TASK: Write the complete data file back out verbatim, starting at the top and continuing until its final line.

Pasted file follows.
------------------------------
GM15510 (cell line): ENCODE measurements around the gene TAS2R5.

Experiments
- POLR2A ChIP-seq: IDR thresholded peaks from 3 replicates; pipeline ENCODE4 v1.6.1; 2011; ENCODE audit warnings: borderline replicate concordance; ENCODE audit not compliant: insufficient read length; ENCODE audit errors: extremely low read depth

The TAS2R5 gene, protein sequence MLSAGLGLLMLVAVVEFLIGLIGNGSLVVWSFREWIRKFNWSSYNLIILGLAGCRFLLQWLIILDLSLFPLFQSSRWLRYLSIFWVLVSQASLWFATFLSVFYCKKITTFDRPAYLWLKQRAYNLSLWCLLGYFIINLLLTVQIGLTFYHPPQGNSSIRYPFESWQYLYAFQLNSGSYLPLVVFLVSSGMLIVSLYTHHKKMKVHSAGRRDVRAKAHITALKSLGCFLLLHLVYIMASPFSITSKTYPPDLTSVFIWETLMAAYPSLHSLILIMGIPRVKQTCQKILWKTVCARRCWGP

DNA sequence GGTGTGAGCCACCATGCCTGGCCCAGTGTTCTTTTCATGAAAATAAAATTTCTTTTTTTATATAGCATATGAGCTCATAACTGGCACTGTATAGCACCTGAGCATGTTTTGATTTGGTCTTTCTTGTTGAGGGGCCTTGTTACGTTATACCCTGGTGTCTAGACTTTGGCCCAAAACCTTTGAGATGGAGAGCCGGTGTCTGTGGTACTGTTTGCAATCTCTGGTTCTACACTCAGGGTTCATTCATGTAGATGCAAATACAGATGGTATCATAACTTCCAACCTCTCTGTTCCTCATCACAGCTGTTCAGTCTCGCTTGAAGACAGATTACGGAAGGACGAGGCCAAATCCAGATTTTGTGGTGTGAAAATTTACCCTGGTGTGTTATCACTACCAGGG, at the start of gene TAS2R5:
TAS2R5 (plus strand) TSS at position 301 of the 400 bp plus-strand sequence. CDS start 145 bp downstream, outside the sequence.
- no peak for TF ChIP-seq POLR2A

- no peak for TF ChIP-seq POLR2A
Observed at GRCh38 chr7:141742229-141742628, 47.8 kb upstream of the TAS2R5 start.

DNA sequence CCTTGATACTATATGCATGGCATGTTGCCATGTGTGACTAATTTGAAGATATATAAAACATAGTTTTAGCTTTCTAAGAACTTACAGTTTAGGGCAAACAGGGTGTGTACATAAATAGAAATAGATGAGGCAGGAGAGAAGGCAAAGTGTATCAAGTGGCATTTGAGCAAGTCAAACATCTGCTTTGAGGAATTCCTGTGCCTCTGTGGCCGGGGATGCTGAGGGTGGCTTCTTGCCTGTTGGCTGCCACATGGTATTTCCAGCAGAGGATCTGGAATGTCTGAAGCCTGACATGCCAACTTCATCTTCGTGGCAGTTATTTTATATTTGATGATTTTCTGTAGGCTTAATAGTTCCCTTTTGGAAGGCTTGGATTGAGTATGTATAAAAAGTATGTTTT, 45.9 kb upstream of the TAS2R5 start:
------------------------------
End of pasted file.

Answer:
GM15510 (cell line): ENCODE measurements around the gene TAS2R5.

Experiments
- POLR2A ChIP-seq: IDR thresholded peaks from 3 replicates; pipeline ENCODE4 v1.6.1; 2011; ENCODE audit warnings: borderline replicate concordance; ENCODE audit not compliant: insufficient read length; ENCODE audit errors: extremely low read depth

The TAS2R5 gene, protein sequence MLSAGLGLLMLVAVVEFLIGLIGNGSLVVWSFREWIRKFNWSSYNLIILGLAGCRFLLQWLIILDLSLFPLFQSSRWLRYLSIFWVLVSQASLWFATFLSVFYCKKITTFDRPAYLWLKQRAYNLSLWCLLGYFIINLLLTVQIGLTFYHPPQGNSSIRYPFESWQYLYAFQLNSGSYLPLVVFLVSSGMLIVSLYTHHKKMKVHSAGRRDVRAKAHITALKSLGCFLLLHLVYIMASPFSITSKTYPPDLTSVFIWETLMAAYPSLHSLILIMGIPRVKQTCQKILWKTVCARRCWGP

DNA sequence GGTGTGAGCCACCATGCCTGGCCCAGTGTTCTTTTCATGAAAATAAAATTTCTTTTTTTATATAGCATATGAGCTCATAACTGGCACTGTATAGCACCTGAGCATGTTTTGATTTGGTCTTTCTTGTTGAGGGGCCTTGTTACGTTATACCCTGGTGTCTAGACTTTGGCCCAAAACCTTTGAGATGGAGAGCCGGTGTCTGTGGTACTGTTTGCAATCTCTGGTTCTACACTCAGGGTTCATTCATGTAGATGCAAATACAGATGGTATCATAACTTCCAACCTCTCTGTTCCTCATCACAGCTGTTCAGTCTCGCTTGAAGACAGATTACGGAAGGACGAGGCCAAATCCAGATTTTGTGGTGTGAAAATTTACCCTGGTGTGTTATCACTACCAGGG, at the start of gene TAS2R5:
TAS2R5 (plus strand) TSS at position 301 of the 400 bp plus-strand sequence. CDS start 145 bp downstream, outside the sequence.
- no peak for TF ChIP-seq POLR2A

- no peak for TF ChIP-seq POLR2A
Observed at GRCh38 chr7:141742229-141742628, 47.8 kb upstream of the TAS2R5 start.

DNA sequence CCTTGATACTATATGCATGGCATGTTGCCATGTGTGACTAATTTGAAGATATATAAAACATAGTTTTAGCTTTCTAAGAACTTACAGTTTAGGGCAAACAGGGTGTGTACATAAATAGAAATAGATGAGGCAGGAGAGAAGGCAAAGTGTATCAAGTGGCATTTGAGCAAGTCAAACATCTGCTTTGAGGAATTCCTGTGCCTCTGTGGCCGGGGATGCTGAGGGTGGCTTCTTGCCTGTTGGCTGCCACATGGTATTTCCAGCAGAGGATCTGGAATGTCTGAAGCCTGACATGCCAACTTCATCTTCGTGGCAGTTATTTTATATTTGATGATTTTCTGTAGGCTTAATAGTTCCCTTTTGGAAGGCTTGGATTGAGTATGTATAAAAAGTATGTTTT, 45.9 kb upstream of the TAS2R5 start: